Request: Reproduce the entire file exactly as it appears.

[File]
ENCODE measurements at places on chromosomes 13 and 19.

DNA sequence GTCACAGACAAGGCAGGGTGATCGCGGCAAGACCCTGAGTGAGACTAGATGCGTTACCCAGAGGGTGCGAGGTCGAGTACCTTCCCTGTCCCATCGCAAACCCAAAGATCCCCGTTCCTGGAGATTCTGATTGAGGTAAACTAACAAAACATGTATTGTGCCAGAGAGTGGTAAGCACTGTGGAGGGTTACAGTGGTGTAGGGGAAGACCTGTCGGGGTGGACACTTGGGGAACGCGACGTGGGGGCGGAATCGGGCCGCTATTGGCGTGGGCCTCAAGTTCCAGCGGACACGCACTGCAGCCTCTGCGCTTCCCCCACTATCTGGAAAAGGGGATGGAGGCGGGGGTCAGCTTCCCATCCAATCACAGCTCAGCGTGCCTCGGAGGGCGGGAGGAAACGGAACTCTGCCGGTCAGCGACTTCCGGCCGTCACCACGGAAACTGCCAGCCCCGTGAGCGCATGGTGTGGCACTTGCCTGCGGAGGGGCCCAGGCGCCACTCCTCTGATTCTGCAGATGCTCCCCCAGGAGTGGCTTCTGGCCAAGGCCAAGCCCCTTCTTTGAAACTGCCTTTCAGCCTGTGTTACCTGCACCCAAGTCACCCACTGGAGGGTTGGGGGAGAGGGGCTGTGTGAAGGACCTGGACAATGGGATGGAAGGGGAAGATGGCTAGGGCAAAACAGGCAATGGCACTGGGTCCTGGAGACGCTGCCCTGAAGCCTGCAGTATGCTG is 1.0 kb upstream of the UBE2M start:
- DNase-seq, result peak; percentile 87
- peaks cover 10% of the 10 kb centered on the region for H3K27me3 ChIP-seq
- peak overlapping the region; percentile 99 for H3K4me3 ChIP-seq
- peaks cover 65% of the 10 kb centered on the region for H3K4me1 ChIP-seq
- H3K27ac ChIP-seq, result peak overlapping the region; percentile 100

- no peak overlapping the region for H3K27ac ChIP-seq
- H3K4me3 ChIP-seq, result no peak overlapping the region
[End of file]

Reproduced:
ENCODE measurements at places on chromosomes 13 and 19.

DNA sequence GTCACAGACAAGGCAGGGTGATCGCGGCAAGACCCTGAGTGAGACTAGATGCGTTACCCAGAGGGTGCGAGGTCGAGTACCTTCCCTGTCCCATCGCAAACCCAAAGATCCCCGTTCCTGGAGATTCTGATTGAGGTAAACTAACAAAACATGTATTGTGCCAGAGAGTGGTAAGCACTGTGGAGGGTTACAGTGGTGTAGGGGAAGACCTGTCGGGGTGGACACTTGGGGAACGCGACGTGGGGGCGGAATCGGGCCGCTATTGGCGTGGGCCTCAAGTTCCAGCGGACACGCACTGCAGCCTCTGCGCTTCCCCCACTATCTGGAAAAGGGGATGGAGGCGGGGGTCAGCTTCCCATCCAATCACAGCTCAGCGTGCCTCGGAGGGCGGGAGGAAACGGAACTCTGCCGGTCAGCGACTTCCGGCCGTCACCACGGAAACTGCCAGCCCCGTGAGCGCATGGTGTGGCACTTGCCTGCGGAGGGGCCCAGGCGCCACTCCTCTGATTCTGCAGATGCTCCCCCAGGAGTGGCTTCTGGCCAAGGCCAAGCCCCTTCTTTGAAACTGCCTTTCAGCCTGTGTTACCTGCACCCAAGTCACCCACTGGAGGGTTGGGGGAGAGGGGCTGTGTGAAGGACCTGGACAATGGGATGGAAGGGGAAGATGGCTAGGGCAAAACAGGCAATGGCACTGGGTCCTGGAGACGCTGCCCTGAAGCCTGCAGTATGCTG is 1.0 kb upstream of the UBE2M start:
- DNase-seq, result peak; percentile 87
- peaks cover 10% of the 10 kb centered on the region for H3K27me3 ChIP-seq
- peak overlapping the region; percentile 99 for H3K4me3 ChIP-seq
- peaks cover 65% of the 10 kb centered on the region for H3K4me1 ChIP-seq
- H3K27ac ChIP-seq, result peak overlapping the region; percentile 100

- no peak overlapping the region for H3K27ac ChIP-seq
- H3K4me3 ChIP-seq, result no peak overlapping the region